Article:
And if you cannot give blood, here's a list of other ways to help the Irish Blood Transfusion Service
With the news that Irish clinics have seen a 21% drop off in the number of donors, the Irish Blood Transfusion Service (IBTS) has launched a campaign to encourage more men and women to come forward before the end of 2016. With more than 3,000 donations needed every week, one in four of us will need a blood transfusion at some point in our lives, and the new #MissingType social media drive is hoping to encourage those with A, B, and O blood groups to offer what they can.
In June, it was revealed that the IBTS had voted to end its lifetime ban on men who have sex with men from donating blood. Instead, gay and bisexual men who have abstained from sex for a period of 12 months and are in good health will be able to donate. Those who have, at some point, contracted certain sexually-transmitted infections will be eligible to donate after a five-year wait.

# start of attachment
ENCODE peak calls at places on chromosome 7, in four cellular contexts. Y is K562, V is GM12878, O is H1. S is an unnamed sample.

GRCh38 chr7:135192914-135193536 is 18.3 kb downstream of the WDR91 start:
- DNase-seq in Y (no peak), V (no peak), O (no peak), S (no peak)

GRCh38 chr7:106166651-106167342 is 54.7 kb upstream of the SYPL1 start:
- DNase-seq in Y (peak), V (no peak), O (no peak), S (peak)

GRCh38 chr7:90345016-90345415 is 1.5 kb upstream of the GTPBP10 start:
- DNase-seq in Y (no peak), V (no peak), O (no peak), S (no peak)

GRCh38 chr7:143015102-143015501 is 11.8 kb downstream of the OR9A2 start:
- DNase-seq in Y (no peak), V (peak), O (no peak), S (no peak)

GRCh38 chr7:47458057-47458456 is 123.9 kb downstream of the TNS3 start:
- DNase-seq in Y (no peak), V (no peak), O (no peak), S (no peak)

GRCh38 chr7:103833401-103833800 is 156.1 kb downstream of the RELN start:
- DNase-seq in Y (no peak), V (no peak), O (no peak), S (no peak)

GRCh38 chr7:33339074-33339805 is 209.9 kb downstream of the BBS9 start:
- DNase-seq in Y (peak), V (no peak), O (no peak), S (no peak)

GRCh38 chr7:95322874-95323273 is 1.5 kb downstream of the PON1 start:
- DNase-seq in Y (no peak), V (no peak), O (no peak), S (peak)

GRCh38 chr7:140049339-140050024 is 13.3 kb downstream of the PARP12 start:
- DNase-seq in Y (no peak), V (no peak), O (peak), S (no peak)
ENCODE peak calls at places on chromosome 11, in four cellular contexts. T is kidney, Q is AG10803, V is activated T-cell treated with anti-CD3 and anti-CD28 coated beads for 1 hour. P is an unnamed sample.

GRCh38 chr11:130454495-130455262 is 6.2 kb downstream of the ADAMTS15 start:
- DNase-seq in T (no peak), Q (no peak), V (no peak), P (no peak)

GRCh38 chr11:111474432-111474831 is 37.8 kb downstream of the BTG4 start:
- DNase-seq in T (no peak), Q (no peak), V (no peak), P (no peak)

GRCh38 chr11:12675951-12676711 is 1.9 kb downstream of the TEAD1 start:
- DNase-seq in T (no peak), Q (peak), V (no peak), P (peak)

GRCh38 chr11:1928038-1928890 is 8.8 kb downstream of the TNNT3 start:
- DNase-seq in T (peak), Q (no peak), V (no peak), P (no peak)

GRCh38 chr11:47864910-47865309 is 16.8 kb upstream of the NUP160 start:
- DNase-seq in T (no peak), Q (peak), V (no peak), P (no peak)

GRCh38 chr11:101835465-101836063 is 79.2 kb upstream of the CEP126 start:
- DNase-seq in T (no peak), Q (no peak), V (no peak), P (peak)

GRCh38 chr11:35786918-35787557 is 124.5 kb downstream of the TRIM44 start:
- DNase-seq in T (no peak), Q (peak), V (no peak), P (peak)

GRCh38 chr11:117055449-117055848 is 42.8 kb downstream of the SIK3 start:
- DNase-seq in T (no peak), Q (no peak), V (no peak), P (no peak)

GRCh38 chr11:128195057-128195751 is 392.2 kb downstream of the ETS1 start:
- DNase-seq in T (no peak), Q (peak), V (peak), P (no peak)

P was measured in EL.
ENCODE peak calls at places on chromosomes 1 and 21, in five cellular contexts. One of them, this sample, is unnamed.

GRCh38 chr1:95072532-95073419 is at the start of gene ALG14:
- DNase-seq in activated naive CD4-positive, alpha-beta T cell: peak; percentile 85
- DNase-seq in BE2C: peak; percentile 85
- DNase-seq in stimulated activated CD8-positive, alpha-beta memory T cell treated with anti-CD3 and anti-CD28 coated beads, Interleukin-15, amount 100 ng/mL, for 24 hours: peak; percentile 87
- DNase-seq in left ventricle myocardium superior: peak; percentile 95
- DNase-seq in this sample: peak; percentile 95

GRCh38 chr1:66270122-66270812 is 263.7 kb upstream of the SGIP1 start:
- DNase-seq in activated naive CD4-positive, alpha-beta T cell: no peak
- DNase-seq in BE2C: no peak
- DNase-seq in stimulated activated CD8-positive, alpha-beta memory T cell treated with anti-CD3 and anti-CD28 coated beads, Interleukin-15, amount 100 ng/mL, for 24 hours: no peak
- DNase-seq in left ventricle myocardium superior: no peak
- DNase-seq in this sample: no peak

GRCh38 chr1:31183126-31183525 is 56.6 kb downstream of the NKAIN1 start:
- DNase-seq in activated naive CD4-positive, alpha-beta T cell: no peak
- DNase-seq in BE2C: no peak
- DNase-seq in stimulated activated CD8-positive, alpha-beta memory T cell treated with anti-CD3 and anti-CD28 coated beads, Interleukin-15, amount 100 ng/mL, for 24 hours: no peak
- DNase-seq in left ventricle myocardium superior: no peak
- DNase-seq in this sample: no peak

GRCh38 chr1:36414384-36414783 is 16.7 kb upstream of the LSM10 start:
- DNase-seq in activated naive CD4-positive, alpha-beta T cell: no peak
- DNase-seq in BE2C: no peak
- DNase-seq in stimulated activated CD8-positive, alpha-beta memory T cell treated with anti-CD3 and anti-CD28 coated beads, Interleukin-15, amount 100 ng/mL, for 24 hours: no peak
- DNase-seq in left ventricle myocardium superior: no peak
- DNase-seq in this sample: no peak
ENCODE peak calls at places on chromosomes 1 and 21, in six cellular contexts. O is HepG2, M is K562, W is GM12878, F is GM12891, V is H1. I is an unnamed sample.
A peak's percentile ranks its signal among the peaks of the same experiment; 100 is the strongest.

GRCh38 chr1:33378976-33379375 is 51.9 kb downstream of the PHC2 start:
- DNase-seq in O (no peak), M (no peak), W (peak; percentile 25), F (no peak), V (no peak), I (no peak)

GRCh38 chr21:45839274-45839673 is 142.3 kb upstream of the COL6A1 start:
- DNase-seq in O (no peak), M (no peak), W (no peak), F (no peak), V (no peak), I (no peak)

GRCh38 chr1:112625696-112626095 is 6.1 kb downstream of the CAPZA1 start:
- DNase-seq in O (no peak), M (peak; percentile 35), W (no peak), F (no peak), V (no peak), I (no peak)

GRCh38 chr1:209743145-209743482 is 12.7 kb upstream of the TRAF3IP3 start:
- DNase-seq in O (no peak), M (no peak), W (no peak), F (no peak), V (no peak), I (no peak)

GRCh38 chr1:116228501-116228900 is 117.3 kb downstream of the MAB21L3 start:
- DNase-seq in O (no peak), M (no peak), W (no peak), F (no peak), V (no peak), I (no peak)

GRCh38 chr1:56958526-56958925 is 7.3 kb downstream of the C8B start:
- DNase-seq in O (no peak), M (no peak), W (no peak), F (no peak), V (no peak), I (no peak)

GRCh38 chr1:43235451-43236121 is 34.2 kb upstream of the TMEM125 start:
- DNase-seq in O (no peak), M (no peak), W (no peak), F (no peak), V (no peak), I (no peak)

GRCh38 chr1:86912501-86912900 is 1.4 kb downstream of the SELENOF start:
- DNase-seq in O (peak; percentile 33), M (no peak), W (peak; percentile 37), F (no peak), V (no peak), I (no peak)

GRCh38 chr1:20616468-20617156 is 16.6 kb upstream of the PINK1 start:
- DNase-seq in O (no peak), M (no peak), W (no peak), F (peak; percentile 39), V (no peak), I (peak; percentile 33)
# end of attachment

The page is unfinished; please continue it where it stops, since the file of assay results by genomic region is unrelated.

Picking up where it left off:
But restrictions apply to more groups than men who have sex with men. In order to be eligible to give blood, the following information applies:
After checking iron levels, the IBTS gathers information from each donor to determine whether or not he or she is medically permitted to give as much as 470ml of blood. You will not be allowed to give blood if...
While the 12-month waiting limit for men who have sex with men has not yet been introduced, the following waiting periods do apply:
Men and women who have undergone acupuncture, have anxiety or depression, have high blood pressure or cholesterol may still be eligible to give blood. Anyone with Chronic Fatigue Syndrome cannot, and anyone with a broken bone or fracture will only be allowed after their cast has been removed.
In order to check if you are permitted to donate blood by the IBTS, you can take their eligibility quiz here. Should you find you are not allowed to give blood, you can still help the IBTS in the following ways:
For more information on blood and platelet donations, or for information on joining the Irish Unrelated Bone Marrow Registry (IUMBR), please visit GiveBlood.ie.